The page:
in hand with optimizing compiled code emission techniques, program active
variable activity analysis.

- Canonicalization sequence should include steps (Bischof, Hovland, and Norris (2005)) where you would be able to mark the mathematical “Automatically Differentiable” code segments to separate from the others during, for instance, pre-processing etc.
- For true program transformation effectiveness, Hot-Spot type dynamic run-time analysis is needed in addition to static compile time data flow analysis etc.
- In VM oriented languages like Java, the run-time GC already works, so would it might make a candidate for embedding AD execution/selective sensitivity generation in.

3. __Equivalence
with Wengert Structuring__: Given that canonicalization consists of hoisting
all the l-value updates separately without side effects, it is effectively the
same as Wengert un-rolling and DAG linearization.

4. __Limitations
with the implementation__: For many of the reasons above, automated
implementations of canonicalization (like other automated code
generation/re-structuring) might result in “invisible inefficiencies”, and the
had-drafted techniques those are based upon essentially the same principles may
be more optimal.

5. __Post
canonicalized Enhancement Cost__: Given that the worst case operation is
division, going from _{} to _{} results in going from
1 function unit execution cost to 4 automatic differentiation execution unit
costs. Typically due to “weird” functions, the worst-case addition to a single
post-canonicalized statement is a factor of 5, not 4.

6. __Divided
Differences based Differentiation Fall back__: _{}.

1. __Deep-dig
perspective__: Re-purposed Automatic Differentiation perspective forces the
visualization of the computation at the granularity of the symbolic functional
forms of the objective function.

a. Objective Function evaluator over-loading => This requires propagation of the inner most symbolic graph nodes through the graph chain => causes additional cognitive SKU export!!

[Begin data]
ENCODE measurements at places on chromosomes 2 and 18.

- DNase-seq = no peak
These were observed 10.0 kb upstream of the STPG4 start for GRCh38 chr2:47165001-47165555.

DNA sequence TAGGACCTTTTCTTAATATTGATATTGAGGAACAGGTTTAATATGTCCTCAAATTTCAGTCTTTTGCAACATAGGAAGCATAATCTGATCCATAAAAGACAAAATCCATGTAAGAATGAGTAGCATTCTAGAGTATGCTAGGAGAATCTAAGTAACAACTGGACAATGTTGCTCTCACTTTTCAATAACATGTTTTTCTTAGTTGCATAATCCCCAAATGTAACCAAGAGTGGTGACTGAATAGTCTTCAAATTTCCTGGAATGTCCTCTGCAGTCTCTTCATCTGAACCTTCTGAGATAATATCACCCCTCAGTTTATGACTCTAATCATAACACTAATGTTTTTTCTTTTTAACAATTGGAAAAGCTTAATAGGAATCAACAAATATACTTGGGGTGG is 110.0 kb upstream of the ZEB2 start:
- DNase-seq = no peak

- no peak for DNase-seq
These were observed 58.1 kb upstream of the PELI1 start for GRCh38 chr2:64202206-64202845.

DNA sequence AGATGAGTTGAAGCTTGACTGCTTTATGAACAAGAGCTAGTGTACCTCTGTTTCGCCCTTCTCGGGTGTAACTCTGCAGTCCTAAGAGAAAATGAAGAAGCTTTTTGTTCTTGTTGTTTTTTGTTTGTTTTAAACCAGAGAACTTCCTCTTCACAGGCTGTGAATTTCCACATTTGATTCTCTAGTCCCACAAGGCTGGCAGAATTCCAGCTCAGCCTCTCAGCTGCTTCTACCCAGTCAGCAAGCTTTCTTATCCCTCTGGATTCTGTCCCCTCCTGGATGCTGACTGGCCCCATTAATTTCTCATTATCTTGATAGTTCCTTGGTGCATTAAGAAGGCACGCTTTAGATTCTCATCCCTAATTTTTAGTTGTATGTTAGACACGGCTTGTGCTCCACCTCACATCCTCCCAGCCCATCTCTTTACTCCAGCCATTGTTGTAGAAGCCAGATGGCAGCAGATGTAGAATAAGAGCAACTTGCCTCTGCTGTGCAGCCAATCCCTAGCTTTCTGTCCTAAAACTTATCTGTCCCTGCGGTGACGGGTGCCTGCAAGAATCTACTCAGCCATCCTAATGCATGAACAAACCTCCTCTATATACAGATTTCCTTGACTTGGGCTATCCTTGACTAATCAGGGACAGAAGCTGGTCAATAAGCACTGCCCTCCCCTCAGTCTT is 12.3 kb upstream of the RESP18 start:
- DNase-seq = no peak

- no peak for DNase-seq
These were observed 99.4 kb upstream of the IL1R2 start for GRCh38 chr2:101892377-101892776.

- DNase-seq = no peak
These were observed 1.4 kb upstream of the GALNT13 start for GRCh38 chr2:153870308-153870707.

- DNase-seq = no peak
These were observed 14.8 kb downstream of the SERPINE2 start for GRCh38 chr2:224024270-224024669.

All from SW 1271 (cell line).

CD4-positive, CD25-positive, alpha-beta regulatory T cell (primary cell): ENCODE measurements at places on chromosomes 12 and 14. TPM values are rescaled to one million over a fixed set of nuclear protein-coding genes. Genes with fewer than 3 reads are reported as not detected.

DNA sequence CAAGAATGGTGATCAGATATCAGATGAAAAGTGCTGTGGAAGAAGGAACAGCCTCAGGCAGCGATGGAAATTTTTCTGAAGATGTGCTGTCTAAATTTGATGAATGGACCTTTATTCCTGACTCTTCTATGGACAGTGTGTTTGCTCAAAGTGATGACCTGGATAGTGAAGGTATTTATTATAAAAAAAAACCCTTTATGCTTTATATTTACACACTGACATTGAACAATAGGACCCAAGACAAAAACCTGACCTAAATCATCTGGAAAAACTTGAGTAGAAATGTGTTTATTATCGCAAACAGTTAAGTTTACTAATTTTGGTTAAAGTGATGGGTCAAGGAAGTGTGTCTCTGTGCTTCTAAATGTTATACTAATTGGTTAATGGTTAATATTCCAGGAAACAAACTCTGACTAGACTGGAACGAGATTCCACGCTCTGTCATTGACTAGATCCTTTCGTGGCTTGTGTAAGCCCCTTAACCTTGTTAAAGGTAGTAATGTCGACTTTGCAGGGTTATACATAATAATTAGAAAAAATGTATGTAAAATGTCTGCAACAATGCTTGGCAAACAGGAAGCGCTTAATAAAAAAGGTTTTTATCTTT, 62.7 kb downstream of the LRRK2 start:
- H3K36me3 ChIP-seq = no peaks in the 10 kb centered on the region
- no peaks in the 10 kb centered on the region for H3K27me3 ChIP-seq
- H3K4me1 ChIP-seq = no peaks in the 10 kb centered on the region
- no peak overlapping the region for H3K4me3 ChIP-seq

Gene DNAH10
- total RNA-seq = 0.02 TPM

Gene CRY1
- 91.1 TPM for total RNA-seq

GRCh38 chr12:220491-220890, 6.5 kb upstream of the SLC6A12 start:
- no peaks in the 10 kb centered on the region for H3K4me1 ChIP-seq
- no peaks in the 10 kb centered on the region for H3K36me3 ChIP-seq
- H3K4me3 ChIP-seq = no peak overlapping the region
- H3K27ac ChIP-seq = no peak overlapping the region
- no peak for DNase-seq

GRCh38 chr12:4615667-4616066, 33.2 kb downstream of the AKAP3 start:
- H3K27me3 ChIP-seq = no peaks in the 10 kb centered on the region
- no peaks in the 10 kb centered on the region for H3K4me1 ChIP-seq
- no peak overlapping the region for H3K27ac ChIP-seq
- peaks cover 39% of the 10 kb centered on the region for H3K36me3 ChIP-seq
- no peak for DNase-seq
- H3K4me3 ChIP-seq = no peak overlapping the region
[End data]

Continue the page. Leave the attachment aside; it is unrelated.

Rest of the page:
b. Objective Function Neighborhood Behavior => With every Wengert variable, calculation of the set of forward sensitivities and the reverse Jacobians builds a local picture of the Objective Function without having to evaluate it.

2. __Block-level
View Fixation__: Source code transformation techniques are very invasive, and
require highly locally frozen view fixation, and are therefore less cognitive.
Operator overloading techniques enable retention of the domain focus, and are
therefore more cognitive.

a. Naïve operator overloading would simply generate a block-level (or function call level) adjoint. This can explode the required storage, in addition to generating sub-optimal reverse-mode code. Needless to mention, source code transformation techniques can be built to overcome this – in practice, however, many may not quite do it.

3. __Complied
language Automatic Differentiation implementation__: Without the usage of
obfuscating “versatile” templates, auto-generation of very generic
forward/reverse accumulation code is impossible. Therefore source level
function overloading and automated program instrumentation techniques are very
hard.

a. Further, compiled language source code transformation appears to be a vestige of “smart compiler” efforts of the ‘90s – classic instance of where a simple idea is “intellectually transmitted” than “built out-of the-box”.

4. __Symbolic
Differentiation Challenges with certain Unit Functional Forms__: When you
consider functions such as _{}, and you seek _{} symbolically, the
higher order symbolic differentiations become much more challenging - _{}, _{} and so on for higher
orders. Thus symbolically handling these series this way gets out of control
fast!

1. __Combination of Forward/Reverse
Modes__: Forward
(n inputs) and reverse (m outputs) mode represent just two possible (extreme)
ways of recursing through the chain rule. For n > 1 and m > 1 there is a
golden mean, but finding the optimal way is probably an NP-hard problem